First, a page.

No more Schwarzenegger movies?
May be tough to take acting roles while serving
Has Arnold Schwarzenegger's role as The Terminator been terminated by his election?
LOS ANGELES, Oct. 8 — Arnold Schwarzenegger’s cyborg in the “Terminator” flicks was like a cat with nine lives, snuffed at the end of one movie only to return unscarred in the next. Now that he’s California’s next governor, can Schwarzenegger have the same resilience should he choose to keep a hand in show business with cameo roles or attempt a full-scale return to movies after his political career ends?
DURING HIS VICTORY speech on Tuesday night Schwarzenegger said his celebrated status as an actor will soon be officially on hiatus. “There’ll be no time for movies or anything else,” he said. “My mind is not on movies — at all.”
However, an about-face to the big screen does not seem out of reach for such a master showman as Schwarzenegger, who has reinvented himself repeatedly, from bodybuilder to movie star to populist politico.
“If Arnold served as governor and did his thing, then if he decided to go back to Hollywood, I think he would be welcomed with open arms in the community,” said Yaphet Kotto, who co-starred with Schwarzenegger in 1987’s “The Running Man.” “He’s such a competitor, he could go right from politics to making movies.”
Time is the real enemy to Schwarzenegger’s movie career. At 56, Schwarzenegger is nearing his expiration date as a viable action hero. He is tied to the governor’s job at least for the remaining three years of Gray Davis’ term, and he could seek a full four-year term after that.
In that scenario, if he chose to return to film, Schwarzenegger would be well into his 60s, trying to revive a career whose returns have been diminishing since his glory days of the ’80s and ’90s.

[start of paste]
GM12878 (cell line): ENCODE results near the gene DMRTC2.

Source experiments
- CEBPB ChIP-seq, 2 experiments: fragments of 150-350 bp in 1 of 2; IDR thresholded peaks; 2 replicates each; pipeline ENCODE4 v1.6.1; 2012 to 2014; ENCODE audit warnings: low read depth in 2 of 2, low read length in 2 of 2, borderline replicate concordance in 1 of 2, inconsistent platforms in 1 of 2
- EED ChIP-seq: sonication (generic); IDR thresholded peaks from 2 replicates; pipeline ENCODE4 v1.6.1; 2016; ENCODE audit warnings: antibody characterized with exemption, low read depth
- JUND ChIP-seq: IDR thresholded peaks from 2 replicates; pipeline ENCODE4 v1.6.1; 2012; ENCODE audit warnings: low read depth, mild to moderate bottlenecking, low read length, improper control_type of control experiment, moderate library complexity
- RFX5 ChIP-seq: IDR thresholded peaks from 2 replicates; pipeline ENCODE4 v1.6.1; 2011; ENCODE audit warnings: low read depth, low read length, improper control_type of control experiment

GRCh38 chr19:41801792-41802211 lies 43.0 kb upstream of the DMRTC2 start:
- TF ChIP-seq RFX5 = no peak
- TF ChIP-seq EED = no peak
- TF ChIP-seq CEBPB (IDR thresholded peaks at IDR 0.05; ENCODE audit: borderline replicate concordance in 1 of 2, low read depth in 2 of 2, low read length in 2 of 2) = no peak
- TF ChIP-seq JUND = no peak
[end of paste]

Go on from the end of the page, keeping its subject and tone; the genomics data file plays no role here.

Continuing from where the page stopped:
This year’s “Terminator 3: Rise of the Machines” grossed $150 million domestically, but it was Schwarzenegger’s first hit in six years and sold barely half as many tickets as 1991’s “Terminator 2: Judgment Day.”
Schwarzenegger has had limited success in only one other genre, comedy, with “Twins” and “Kindergarten Cop.”
“He’s been able to distinguish himself from, say, Sylvester Stallone and garden-variety action stars and reinvent himself in comic-action roles and comedy,” said Kim Masters, a film columnist for Esquire magazine. “But comic stuff is a younger man’s game to some degree.”
Schwarzenegger’s next flick was supposed to be a comedy, but that and other tentative starring roles now are off his plate. As governor of a state in deep financial trouble, Schwarzenegger realistically cannot take time off for a substantive role.
He might be able to squeeze in some quick-hit cameos, but that could still send the message that Schwarzenegger is not devoting full attention to state business, said Robert Dowling, editor and publisher of the Hollywood Reporter.
Since Ronald Reagan was elected California governor in the 1960s, the public has grown more accepting of entertainers in politics or politicians in entertainment. Richard Nixon did a “Sock it to me” bit on “Laugh-In,” Bill Clinton campaigned on “The Arsenio Hall Show” with saxophone in hand, and wrestler-turned-Minnesota governor Jesse Ventura returned to the ring as a guest referee, was a TV football commentator and did cameos on a soap opera.
Such personalities have blurred the line between Hollywood celebrities and political figures, said Paul Levinson, chairman of Fordham University’s communications and media studies department.
Television has been a great equalizer in that regard, Levinson said. “The average person sits there and sees Hollywood people and political people on the same screen. That’s what’s been gradually eroding the difference between the two.”
Schwarzenegger’s new political celebrity might give “Terminator 3” a boost when it debuts on home video in November. And now that he’s been elected, the actor’s movies can once again be shown on television with the lifting of the Federal Communications Commission’s equal time provision.
But should he ever return full-time to Hollywood, where box-office results rule, he will be in the same boat as everyone else.
“If he makes a good movie, it’ll do well. If he makes one that doesn’t capture the imagination of people, it won’t do well,” said Clint Eastwood, who continued to make films while serving as mayor of Carmel, Calif., in the 1980s. “It’ll have nothing to do with running.”
Should Schwarzenegger give up movies?
* 5577 responses
Yes, just for his term
No, he can sneak in a few roles while governing
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